Army veteran Tom Cotton won the Republican primary outright in Arkansas’s 4th Congressional District on Tuesday night, avoiding a runoff against his top opponent, while Democrats in the 4th and 1st Districts will return to the polls in June after no candidate cleared 50 percent in either House primary.
Cotton defeated Beth Anne Rankin 57 percent to 37 percent in the 4th District GOP primary, with a third candidate picking up the rest. Rankin, the GOP’s 2010 nominee, started out with a built-in edge over her principal opponent thanks to her efforts last cycle against retiring Democratic Rep. Mike Ross. But Cotton was endorsed by the Club for Growth and, backed by the group’s donor network, eventually raised over $1 million and helped introduce himself to the district with a succession of TV ads touting his moving biography. (Cotton left his law practice to volunteer for the Army during the Iraq War.)
Meanwhile, state Sen. Gene Jeffress and attorney Byrum Hurst advanced to a primary runoff on June 12, in just three weeks. Hurst entered the primary at the last moment but still finished with 36 percent, just behind Jeffress’s 40 percent. The Democratic Congressional Campaign Committee has tabbed Hurst as one of its candidates in “emerging races,” but he has had trouble with stories about late tax payments ever since he entered the fray. Still, he has outraised Jeffress, who has been a lethargic candidate.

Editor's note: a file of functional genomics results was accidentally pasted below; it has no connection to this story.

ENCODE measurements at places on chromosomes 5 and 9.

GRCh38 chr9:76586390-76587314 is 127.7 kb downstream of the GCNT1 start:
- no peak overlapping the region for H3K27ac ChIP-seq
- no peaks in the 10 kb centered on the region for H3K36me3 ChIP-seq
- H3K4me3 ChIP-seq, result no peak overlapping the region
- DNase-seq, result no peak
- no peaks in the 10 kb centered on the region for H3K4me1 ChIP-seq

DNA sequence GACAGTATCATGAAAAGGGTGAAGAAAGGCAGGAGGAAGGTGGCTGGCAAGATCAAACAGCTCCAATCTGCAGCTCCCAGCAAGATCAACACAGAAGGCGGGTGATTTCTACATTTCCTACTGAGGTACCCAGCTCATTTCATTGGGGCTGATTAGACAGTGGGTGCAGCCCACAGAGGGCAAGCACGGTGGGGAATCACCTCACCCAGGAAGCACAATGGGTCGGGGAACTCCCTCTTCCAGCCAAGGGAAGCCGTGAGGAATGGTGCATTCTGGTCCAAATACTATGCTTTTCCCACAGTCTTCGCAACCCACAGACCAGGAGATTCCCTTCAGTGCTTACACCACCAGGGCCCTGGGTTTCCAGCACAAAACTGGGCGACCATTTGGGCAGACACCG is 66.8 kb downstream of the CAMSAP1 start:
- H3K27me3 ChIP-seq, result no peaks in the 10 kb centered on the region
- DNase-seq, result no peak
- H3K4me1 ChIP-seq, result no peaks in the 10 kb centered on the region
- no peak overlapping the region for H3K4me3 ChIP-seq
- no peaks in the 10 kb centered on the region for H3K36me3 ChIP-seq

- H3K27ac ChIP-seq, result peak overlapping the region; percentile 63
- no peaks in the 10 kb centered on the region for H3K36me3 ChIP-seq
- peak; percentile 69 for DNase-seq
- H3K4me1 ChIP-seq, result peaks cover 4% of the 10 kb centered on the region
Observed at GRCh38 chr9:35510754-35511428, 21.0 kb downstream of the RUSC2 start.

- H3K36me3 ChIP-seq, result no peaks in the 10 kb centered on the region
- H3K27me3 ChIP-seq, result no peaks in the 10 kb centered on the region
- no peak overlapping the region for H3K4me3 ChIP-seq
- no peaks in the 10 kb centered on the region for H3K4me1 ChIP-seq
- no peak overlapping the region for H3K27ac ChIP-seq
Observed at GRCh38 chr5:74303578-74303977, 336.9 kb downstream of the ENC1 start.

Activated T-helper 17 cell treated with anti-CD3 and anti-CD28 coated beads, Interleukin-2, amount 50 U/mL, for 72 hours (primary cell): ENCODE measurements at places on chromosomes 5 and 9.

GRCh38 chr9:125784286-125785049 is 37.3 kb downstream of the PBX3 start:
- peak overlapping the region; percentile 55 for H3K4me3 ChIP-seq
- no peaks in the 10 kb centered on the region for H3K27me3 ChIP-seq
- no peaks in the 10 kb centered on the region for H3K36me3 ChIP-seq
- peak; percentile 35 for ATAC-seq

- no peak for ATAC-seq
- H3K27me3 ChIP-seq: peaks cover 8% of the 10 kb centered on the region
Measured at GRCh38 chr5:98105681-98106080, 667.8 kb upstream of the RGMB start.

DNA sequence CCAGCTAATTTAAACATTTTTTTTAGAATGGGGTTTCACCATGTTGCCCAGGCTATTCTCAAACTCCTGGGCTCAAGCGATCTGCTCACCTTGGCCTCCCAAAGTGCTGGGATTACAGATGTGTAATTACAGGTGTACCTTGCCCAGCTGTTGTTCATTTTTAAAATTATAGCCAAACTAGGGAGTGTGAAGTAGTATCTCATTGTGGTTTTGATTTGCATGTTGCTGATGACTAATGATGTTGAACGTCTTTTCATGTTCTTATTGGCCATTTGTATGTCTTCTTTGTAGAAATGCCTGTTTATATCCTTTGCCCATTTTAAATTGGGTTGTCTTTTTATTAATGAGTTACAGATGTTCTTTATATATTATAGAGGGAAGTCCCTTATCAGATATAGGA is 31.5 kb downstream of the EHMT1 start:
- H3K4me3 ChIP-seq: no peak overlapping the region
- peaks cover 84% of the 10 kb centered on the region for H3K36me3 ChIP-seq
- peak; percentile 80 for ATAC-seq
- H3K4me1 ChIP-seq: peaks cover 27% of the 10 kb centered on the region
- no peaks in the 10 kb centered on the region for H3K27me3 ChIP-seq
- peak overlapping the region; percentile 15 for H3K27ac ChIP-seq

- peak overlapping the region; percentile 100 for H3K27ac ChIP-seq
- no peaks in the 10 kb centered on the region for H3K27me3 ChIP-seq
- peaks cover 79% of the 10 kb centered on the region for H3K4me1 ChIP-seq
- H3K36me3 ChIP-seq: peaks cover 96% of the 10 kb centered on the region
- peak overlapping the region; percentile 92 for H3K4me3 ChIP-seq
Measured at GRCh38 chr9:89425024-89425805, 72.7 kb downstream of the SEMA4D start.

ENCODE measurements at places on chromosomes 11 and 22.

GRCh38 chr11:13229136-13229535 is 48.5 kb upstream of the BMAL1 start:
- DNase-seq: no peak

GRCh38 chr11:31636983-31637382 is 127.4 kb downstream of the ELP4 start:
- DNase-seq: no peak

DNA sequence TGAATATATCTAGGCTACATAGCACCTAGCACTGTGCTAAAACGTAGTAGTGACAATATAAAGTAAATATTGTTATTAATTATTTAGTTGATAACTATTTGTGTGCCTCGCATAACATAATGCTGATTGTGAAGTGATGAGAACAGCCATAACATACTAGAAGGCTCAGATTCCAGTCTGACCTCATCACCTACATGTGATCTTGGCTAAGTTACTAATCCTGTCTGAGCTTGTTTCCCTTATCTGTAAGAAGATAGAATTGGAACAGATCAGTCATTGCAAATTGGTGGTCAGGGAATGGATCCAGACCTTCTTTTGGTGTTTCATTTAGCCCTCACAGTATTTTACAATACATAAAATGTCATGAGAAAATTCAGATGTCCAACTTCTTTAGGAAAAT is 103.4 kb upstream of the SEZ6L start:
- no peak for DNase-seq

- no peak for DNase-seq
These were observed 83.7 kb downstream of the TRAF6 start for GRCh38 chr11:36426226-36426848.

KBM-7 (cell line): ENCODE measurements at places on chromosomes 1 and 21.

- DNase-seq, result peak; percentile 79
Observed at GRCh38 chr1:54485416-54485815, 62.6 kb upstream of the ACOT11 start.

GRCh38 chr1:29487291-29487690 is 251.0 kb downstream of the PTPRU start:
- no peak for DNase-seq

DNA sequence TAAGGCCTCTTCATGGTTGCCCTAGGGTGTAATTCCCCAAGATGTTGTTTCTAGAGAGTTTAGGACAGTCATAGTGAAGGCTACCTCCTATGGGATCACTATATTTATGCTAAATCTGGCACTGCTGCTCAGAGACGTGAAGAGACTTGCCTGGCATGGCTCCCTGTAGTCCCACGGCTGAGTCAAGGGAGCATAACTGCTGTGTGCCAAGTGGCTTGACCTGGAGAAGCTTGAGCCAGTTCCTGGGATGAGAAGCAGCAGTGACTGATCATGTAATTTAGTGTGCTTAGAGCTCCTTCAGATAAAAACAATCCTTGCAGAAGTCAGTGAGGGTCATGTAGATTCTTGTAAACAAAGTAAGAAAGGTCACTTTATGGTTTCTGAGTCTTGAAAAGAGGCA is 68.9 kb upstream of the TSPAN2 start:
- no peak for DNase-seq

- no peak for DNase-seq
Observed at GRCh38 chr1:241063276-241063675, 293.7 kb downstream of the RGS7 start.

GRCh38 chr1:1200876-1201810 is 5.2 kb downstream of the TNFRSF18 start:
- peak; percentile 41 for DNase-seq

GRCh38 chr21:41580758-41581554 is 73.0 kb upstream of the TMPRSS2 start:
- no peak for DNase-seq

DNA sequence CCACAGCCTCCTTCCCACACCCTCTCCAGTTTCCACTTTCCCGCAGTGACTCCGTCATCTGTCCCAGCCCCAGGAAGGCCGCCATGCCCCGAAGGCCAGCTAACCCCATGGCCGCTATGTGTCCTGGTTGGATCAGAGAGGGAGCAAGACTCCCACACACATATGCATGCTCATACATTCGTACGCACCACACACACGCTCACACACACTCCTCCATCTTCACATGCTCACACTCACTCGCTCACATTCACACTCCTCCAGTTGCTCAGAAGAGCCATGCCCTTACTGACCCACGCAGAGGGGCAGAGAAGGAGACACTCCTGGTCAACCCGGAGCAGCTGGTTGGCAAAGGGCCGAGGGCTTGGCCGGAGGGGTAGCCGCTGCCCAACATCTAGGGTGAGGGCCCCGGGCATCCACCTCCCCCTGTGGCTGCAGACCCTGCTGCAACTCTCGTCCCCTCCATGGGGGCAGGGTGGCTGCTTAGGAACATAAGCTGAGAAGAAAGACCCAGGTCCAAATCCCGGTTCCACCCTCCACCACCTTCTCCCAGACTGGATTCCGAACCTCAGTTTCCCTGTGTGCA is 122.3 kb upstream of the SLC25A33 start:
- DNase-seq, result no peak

Democrats will also compete in a runoff in the 1st District, where another candidate favored by national Democrats just managed to squeak into the second round. Scott Ellington was the leading Democrat in the primary, with over 49 percent of the primary vote — less than 300 votes shy of claiming the nomination outright. But state Rep. Clark Hall, another DCCC “emerging races” candidate, advanced to the runoff with 39 percent of the vote thanks to a strong showing in his home Phillips County, and Hall will get a chance to erase his deficit in the June 12 runoff. Clark had outraised Ellington more than 5-to-1 before the primary.
Source: National Journal